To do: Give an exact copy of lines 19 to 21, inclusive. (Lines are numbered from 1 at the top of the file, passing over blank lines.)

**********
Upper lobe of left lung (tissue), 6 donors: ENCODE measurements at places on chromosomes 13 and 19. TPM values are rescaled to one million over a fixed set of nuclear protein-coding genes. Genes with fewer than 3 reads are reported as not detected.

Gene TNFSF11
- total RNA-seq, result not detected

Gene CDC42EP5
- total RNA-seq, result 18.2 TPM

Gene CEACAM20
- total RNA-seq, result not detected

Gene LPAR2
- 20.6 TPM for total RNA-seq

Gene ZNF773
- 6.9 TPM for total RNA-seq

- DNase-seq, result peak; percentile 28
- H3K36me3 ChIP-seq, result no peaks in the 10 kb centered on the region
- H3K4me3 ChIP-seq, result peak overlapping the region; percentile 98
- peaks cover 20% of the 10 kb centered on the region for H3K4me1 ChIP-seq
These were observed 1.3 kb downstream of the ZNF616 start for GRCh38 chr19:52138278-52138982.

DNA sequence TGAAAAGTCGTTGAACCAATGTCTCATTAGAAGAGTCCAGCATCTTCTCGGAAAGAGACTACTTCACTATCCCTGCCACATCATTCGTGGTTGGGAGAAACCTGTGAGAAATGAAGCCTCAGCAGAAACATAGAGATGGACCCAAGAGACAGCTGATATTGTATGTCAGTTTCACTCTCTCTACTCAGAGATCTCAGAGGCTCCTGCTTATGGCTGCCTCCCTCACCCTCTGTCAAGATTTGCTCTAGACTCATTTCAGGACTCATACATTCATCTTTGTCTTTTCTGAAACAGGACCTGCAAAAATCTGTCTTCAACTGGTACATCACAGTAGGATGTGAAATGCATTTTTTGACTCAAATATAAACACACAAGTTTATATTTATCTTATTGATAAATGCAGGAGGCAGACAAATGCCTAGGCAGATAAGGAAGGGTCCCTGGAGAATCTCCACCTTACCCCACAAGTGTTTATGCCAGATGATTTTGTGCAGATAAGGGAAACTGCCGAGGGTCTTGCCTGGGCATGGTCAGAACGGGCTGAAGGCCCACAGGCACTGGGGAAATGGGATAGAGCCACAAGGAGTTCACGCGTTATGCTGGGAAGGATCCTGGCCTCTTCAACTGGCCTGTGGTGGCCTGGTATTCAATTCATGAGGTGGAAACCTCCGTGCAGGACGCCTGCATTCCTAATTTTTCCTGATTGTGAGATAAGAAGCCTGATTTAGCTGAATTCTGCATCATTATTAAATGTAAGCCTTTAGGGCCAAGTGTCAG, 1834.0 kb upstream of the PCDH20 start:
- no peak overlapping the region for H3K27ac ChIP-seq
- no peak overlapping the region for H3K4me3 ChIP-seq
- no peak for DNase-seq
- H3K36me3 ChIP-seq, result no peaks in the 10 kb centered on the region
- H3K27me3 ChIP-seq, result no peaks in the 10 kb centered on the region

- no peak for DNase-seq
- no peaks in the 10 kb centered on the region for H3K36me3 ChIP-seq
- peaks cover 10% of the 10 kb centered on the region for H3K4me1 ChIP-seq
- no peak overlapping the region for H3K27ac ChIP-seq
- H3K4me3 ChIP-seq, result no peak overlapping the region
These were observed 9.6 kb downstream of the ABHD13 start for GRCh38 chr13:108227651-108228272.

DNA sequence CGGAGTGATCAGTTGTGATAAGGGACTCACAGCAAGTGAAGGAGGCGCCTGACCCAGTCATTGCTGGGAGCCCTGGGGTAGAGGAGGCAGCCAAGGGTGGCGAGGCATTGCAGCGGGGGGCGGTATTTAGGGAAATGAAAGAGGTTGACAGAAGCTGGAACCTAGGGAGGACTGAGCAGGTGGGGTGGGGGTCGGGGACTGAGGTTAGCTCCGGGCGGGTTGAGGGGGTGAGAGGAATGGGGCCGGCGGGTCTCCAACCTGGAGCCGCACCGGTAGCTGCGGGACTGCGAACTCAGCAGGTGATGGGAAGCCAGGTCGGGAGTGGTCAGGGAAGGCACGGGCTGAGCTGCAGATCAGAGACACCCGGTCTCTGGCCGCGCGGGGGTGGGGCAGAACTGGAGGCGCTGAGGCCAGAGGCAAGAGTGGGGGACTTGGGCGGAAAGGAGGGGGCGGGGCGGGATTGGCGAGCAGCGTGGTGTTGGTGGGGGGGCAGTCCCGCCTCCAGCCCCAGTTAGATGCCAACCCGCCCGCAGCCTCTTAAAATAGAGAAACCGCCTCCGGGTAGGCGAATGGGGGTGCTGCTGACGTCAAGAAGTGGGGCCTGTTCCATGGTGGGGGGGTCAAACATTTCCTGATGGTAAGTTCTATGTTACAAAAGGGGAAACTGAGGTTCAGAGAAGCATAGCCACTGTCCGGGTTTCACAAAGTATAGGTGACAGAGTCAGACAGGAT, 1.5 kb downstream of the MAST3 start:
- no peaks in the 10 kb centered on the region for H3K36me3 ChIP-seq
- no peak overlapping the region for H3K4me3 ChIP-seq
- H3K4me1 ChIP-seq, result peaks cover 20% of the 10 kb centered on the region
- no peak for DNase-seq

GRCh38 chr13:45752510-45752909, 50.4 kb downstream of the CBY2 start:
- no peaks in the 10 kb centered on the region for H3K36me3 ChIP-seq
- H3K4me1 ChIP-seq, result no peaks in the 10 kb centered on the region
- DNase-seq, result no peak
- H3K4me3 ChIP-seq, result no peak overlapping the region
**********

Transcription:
- no peak overlapping the region for H3K4me3 ChIP-seq
- no peak for DNase-seq
- H3K36me3 ChIP-seq, result no peaks in the 10 kb centered on the region